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A hand-lettered manuscript page
Hand lettering. Artist unknown. Page from a missal. c. 1350. 5 3/4 x 4 1/8" (14.6 x 10.5 cm). The Museum of Modern Art, New York. Gift of Richard Benson. A small manuscript page written in a southern Gothic book hand.
This small and simple manuscript page dates from the fourteenth century. The letters are run-of-the-mill, written rapidly by a scribe on a sheet of calfskin. This is not part of a large and splendid Bible, worth thousands of dollars; rather it is a remnant of a Catholic missal that I bought in a junk shop for $20 some years ago. Before the invention of lead type such pages existed by the hundreds of thousands. Bound up in books, they were the primary carriers of language in a fixed form, as opposed to the fluid and changeable information buried in the spoken word. Centuries before this page was written, human culture had learned the remarkable lesson that language could be laid out, in all its tremendous variety, through the use of a limited set of letters and words.
Detail from Hand lettering. Artist unknown. Page from a missal. c. 1350. 5 3/4 x 4 1/8" (14.6 x 10.5 cm) The Museum of Modern Art, New York. Gift of Richard Benson. A small manuscript page written in a southern Gothic book hand. Handwritten letters can vary according to their neighbors, and individual letters often run together. This practice gives a strong identity to the words, and reinforces the fact that letters by themselves mean nothing; content only exists when words and sentences are formed.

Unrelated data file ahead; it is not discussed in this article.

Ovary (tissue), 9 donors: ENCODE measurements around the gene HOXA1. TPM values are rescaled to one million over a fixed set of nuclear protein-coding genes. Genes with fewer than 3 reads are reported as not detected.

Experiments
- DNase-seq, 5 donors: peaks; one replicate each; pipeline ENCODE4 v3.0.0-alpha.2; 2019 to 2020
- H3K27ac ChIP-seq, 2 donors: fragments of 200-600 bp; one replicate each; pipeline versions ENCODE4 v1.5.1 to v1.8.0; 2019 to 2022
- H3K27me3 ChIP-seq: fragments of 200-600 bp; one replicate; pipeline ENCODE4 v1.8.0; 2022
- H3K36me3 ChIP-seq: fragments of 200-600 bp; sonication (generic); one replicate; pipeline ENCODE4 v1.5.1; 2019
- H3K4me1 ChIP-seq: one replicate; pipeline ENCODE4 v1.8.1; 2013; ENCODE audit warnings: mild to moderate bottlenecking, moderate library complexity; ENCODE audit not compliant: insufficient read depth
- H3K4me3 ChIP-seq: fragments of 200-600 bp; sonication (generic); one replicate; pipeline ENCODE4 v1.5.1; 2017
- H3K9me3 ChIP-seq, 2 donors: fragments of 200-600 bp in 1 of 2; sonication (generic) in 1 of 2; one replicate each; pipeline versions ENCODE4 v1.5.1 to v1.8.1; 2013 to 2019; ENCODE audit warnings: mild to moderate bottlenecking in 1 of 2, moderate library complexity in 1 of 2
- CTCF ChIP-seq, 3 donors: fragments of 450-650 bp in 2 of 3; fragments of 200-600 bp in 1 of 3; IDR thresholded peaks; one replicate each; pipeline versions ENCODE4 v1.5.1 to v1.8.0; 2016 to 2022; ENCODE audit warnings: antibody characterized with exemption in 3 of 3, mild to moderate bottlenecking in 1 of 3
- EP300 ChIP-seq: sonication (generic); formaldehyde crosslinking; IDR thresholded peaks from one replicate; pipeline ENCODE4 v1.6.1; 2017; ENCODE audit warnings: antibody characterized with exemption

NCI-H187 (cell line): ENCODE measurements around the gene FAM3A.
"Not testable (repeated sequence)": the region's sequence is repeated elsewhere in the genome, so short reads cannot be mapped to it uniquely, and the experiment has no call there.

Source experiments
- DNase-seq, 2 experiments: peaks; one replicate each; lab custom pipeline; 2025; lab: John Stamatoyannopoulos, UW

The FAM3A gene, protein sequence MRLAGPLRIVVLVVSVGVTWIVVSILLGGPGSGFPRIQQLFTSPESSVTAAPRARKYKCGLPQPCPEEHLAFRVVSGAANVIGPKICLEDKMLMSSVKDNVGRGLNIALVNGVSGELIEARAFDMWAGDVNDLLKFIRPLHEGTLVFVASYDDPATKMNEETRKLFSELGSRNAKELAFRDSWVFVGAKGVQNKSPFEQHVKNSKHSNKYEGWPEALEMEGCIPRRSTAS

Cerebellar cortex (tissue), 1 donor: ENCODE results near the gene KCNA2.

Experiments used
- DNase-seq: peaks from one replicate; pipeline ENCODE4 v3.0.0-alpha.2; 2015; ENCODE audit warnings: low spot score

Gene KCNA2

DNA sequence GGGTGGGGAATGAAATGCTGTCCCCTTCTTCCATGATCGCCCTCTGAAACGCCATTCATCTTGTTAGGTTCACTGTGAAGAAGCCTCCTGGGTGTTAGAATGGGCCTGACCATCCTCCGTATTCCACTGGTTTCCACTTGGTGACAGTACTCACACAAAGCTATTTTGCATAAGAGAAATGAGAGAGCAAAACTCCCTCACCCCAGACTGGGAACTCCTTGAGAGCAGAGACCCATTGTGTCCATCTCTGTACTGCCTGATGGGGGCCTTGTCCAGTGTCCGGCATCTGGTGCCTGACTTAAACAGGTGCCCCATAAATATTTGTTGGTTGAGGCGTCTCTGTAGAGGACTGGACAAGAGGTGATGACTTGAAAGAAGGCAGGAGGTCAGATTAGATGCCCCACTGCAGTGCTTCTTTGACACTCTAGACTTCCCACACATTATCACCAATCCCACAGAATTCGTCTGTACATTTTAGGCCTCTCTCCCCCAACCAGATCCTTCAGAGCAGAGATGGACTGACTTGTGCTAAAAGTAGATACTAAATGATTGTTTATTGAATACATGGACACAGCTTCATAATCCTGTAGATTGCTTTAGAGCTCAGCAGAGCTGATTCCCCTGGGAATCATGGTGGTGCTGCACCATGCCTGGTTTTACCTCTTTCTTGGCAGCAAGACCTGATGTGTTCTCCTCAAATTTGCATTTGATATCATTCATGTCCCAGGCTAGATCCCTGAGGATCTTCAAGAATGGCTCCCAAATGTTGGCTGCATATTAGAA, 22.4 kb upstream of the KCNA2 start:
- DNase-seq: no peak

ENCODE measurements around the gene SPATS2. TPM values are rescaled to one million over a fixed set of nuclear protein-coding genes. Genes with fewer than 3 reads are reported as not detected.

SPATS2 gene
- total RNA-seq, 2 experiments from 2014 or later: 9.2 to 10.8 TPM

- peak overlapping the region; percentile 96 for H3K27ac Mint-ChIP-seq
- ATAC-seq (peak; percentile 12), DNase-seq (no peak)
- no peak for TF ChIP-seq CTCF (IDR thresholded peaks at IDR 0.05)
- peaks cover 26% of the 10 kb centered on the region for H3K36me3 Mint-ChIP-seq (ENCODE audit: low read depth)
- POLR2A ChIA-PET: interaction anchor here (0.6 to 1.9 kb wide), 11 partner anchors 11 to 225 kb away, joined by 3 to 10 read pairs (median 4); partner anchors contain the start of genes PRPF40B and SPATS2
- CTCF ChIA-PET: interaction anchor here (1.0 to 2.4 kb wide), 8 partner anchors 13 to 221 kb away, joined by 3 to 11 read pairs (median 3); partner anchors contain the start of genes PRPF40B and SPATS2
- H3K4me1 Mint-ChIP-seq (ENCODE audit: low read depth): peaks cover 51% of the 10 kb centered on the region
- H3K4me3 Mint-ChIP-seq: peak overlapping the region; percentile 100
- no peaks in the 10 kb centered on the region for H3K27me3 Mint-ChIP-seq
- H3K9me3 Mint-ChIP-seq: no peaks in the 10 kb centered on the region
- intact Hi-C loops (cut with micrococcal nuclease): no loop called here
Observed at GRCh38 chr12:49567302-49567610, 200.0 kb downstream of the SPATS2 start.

This is simply astonishing. Not only could the mind direct alterations of the physical world, the building of cities and the plowing of fields, but its workings could also be codified by such a simple set of tools as the letters of the alphabet and their astonishingly versatile arrangement into words and sentences. Once these words were written down they acquired the extraordinary ability to outlast their makers: this page, like our little Dürer woodcut, has managed to last dozens of times longer than the life of the person who made it, even outliving anyone who might have used it for its original purpose.
This persistence has shown that accumulated knowledge, set down in ink on paper, has the ability to last through generations. In the animal kingdom some artifacts do last—pathways and burrows can be used over decades—but by and large the knowledge each individual accumulates through experience dies once the biological shell fails. The written word gave humanity a tool far beyond that of any other animal; it is the perfect Darwinian step to ensure the survival and dominance of the species.